For centuries it was alleged that the Assassins indulged in hashish (the word assassin derive from the word hashishiyya, an Arabic word meaning hashish eater that was used to slander the sect) and that the drug was responsible for their fanatical loyalty. In recent times scholars have compellingly argued that the association of the Nizaris with hashish is unfounded and the propaganda of the Christian West and more mainline Muslim sects.

Based on my research it seems highly unlikely that the use of hashish would have been allowed under the reign of Hassan-i-Sabbah, the founder of the Hashshashin branch of the Nizaris. Sabbah was a harsh taskmaster who supposedly had one of his own sons executed on suspicion of drinking wine. Some of his ancestors, however, may have been more tolerant. An event that occurred on August 8, 1164 strongly indicates that hashish use was at least tolerated at some point in the sect's history.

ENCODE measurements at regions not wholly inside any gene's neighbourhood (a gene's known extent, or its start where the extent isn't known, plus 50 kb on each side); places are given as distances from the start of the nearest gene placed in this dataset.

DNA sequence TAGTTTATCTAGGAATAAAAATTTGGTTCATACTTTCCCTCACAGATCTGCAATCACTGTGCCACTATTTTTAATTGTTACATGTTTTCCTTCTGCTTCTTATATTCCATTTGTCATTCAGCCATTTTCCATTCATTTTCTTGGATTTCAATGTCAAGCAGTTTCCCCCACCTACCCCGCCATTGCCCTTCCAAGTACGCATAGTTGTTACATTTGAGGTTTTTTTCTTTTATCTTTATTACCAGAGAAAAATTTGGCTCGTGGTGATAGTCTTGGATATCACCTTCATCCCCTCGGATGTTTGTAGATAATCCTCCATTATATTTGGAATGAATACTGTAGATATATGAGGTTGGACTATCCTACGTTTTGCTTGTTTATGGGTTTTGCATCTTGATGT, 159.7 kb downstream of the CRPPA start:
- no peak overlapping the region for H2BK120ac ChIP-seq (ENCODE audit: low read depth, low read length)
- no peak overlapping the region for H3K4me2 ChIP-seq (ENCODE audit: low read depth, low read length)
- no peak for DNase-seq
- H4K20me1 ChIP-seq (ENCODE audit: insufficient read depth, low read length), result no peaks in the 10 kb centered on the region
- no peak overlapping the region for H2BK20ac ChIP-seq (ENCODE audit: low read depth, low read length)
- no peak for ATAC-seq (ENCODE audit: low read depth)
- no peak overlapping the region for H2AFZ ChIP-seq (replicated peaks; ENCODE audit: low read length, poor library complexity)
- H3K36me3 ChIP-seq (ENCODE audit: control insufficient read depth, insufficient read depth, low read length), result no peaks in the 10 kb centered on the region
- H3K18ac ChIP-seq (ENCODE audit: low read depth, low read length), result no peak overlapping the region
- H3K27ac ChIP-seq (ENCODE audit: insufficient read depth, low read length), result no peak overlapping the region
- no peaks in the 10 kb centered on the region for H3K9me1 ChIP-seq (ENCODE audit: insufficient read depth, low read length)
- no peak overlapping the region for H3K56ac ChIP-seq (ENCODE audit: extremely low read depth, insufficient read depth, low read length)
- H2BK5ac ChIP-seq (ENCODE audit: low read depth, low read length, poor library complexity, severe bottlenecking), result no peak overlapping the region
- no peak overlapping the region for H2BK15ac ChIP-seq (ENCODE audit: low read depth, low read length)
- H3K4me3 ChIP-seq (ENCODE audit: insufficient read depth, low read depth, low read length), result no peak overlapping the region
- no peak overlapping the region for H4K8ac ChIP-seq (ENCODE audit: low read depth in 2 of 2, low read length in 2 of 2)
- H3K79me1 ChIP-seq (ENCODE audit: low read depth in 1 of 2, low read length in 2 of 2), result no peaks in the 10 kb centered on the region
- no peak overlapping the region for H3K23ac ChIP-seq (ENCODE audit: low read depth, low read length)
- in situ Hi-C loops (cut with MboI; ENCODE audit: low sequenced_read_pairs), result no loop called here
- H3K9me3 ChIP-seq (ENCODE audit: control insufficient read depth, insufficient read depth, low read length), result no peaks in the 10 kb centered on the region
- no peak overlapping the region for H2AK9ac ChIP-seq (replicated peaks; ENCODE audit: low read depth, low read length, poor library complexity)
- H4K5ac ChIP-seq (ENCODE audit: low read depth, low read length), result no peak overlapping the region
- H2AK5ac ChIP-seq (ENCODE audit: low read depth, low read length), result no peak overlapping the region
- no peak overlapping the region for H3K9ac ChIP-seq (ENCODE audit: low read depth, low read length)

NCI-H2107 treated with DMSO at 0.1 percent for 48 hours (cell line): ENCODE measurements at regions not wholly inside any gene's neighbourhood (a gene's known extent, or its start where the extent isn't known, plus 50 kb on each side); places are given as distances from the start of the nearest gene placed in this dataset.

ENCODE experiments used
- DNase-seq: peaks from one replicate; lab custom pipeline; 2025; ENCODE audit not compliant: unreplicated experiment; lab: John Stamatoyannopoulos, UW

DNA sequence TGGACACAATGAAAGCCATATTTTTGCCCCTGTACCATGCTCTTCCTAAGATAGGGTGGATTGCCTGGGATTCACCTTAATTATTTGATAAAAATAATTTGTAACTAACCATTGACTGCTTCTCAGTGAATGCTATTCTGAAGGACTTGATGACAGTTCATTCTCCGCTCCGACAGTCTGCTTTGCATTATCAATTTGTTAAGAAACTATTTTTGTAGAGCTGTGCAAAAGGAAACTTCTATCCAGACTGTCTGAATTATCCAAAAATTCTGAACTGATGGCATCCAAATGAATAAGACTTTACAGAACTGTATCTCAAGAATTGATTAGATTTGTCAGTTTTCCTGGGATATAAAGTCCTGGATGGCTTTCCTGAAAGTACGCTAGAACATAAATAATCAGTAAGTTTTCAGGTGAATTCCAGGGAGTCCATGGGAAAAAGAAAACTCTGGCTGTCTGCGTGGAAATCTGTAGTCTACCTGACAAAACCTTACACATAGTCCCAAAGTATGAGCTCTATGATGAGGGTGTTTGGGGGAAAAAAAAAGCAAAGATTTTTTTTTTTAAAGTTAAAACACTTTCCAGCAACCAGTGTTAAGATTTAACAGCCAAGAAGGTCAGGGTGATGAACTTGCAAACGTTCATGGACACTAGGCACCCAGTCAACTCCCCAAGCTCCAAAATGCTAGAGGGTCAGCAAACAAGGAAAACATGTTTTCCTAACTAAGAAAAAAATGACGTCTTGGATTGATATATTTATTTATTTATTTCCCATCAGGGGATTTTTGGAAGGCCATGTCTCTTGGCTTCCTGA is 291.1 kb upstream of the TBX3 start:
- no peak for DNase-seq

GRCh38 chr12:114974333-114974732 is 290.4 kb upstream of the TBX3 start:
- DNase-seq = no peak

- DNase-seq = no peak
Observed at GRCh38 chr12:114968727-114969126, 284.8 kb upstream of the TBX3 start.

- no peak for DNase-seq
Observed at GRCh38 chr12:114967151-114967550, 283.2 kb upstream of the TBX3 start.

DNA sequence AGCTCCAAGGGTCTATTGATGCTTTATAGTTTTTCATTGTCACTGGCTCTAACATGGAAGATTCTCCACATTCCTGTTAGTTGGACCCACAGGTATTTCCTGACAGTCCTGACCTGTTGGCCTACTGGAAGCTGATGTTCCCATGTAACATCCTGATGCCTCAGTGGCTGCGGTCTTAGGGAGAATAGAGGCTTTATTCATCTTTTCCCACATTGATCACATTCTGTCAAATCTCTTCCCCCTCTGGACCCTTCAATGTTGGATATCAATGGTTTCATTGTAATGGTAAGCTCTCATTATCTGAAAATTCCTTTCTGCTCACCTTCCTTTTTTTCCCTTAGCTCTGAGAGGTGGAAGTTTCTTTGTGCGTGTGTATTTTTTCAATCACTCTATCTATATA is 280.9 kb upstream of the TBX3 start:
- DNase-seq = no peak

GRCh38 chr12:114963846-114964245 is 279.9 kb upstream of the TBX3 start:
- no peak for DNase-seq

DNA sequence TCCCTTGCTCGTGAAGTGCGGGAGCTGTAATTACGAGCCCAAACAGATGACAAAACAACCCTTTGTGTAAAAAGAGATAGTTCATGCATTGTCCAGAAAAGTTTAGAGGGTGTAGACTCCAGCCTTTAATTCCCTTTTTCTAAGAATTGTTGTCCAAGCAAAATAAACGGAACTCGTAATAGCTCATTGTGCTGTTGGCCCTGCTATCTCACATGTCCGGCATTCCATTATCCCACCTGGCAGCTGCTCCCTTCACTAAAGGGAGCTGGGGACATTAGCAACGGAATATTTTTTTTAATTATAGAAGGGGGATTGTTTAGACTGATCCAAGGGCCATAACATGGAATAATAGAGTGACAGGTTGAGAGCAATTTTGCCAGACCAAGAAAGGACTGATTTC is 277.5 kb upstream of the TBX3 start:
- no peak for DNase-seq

"On that day, the head of the Nizaris --Hasan II --the grandson of the founder of the Assassins, Hasan-i-Sabah, performed a strange ritual at Alamut in the presence of his followers, who had been summoned from the four corners of the Nizari empire. He erected a pulpit, facing west, with four banners at the corners. The banners were white, red, yellow and green. The people he had summoned arranged themselves around the pulpit on the right and left sides, directly in front. They all had their backs to Mecca.